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I have translated both "school year" and "academic year" into Portuguese.

In US "school year" refer to period of time in high school or lower levels of education. "academic year" refers to period of time in universities

I have three translations there:

ano escolar

ano letivo

ano acadêmico

Which ones refer to high school and which one refer to university?

hypothesis: "ano escolar" refers to high school, "ano acadêmico" refers to university, and "ano letivo" I do not know.

note: I prefer Brazilian Portuguese

Thank you.

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In Brazilian Portuguese we use all three forms you've mentioned:

"ano escolar" is used mainly for primary and secondary schools. It usually begins in Feb/March and ends in November/early December.

"ano acadêmico" is used for Universities. It can cover the same period as "ano escolar" but not necessarily so. "Um ano acadêmico" may well begin in August and end in June the next year. It all depends on which course you are taking, its duration and when it begins.

"ano letivo" can be used for any kind of educational institution. It's by far the most common form to refer to either school year or academic year.

  • Ano acadêmico é mais uma contagem de anos de duração de cursos, acredito. Mesmo porque universidades têm calendário acadêmico, pois seus anos letivos (lecionar, lição, aula) costumam ser divididos em dois semestres com matérias específicas por semestre. – André Lyra Nov 1 '16 at 10:55
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In Portugal, ano letivo is the most general expression used. The word letivo originates from lição which is lesson. So, no matter the level of education, it all works with lessons. So that's the general expression.

The other two are therefore more specialised expressions. Ano escolar is used up to and in high school and ano académico is indeed used in all higher education contexts. Education institutions up to high school are mostly simply called as escola (in English, school), so from there the designation ano escolar. Universities and other higher education institutions are also called academia (in english, academy), so it seems to explain ano académico.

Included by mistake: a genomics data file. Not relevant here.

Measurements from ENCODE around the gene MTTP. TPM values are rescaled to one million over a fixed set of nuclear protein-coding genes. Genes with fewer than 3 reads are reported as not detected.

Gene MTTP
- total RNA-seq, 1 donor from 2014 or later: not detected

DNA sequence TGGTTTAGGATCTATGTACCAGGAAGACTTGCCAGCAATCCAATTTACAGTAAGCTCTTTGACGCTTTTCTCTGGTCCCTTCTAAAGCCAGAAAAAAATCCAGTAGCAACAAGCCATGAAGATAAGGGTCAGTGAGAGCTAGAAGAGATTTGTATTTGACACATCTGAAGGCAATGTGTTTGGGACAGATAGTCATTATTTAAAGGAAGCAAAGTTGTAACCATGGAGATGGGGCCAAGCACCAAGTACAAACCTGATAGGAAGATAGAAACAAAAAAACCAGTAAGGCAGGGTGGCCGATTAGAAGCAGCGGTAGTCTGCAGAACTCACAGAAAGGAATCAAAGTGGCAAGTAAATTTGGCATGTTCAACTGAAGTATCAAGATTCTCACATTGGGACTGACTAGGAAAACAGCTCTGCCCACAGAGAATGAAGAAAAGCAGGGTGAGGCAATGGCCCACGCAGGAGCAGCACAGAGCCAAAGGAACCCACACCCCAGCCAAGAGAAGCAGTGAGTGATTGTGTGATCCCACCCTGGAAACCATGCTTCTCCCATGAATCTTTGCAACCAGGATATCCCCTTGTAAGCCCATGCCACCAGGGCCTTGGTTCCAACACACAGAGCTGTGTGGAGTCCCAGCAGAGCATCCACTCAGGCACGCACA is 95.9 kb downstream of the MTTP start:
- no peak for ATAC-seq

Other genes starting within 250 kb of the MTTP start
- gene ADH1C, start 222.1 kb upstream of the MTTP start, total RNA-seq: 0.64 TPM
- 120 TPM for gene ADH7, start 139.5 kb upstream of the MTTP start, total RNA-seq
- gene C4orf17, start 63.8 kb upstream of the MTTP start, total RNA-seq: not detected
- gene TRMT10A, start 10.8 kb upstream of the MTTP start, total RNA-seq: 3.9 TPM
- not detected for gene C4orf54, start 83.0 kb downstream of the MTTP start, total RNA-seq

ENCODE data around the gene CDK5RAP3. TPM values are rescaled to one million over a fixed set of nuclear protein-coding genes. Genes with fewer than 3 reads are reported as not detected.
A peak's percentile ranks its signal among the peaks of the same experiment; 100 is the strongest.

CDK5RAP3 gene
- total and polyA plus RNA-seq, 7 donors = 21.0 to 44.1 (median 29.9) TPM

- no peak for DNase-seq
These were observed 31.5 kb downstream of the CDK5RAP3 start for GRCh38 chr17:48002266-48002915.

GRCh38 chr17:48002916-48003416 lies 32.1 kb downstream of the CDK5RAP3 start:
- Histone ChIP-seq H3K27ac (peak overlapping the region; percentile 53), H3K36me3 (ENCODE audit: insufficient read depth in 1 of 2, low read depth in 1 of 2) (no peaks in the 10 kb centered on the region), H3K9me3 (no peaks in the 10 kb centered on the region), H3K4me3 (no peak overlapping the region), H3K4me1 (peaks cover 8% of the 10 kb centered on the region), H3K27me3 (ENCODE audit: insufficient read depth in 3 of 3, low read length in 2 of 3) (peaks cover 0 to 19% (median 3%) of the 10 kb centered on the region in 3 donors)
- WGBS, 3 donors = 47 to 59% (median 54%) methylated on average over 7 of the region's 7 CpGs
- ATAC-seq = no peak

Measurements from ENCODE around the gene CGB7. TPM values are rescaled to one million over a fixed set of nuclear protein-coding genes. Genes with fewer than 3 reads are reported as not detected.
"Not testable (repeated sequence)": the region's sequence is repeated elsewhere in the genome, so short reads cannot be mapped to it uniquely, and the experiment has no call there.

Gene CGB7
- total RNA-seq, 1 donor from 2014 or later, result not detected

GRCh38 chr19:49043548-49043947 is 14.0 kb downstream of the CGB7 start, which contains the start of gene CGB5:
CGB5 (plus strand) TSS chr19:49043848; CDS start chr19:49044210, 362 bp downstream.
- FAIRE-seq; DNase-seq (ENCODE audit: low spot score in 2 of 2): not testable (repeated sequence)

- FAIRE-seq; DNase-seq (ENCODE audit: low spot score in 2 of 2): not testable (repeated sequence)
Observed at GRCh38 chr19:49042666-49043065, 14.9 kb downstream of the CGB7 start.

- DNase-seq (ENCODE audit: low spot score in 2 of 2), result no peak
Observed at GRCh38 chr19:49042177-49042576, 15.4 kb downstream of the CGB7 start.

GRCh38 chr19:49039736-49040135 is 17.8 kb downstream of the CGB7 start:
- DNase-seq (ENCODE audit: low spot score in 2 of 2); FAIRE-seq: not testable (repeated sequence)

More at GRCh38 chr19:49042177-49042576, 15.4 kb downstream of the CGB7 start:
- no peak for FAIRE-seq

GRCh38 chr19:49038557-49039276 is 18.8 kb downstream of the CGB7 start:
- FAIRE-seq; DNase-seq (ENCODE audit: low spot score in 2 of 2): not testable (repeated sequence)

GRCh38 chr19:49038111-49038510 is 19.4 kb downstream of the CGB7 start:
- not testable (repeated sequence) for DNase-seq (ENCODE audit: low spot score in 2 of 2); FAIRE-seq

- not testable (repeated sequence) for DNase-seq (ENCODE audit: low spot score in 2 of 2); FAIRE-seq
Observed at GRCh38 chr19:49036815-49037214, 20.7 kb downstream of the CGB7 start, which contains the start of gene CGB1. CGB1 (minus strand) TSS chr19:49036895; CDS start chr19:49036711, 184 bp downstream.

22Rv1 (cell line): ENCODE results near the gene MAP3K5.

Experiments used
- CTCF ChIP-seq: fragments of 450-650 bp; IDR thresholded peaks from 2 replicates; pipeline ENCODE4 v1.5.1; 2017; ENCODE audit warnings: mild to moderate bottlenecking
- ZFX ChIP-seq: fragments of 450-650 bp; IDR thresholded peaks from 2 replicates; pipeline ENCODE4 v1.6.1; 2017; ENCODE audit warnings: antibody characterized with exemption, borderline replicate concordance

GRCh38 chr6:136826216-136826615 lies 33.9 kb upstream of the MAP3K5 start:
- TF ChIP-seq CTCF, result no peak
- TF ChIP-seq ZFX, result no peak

Having said this, both on lower or higher education levels ano letivo is always right and can be used.

There is yet another expression which is ano curricular. That refers to following a curriculum which, again, is transversal to all levels of education really. All students follow a curriculum. Nonetheless this expression is used again mostly in higher levels of education because of the less structured character of curricula. What I mean is, university students can opt between different paths in their education, by choosing different subjects in the same area of studies, so they often end up creating their own curriculum. From there ano curricular.

EDIT: The difference between ano curricular and ano letivo is that the first refers only to the study activities (everything one has to do to complete a subject) while the latter includes the first and also refers to all the extra activities (also called extracurricular activities) that happen in that period. Here think, for example, about holidays.

The expressions and their application are correct while the explanation represent my view of things. Should I be wrong, please correct me.

  • Vitor, I am guessing that the ano curricular is independent of the curriculum being organized in years or semesters, right? – ANeves Nov 3 '16 at 15:59
  • @ANeves that is correct. I had to do some research and I edited my original answer and can also answer you with more certainty. Inside the ano curricular you can have semestre curricular or trimestre curricular even. Take this as an example. – Vitor Nov 3 '16 at 18:51
  • "c) «Ano curricular», «semestre curricular» e «trimestre curricular» as partes do plano de estudos do curso que, de acordo com o respectivo instrumento legal de aprovação, devam ser realizadas pelo estudante, quando em tempo inteiro e regime presencial, no decurso de um ano, um semestre ou um trimestre lectivo, respectivamente;" retirado de Alínea c) do artigo 3.º do Decreto-Lei n.º 42/2005, de 22 de Fevereiro (Portugal). – Jorge B. Nov 4 '16 at 9:10

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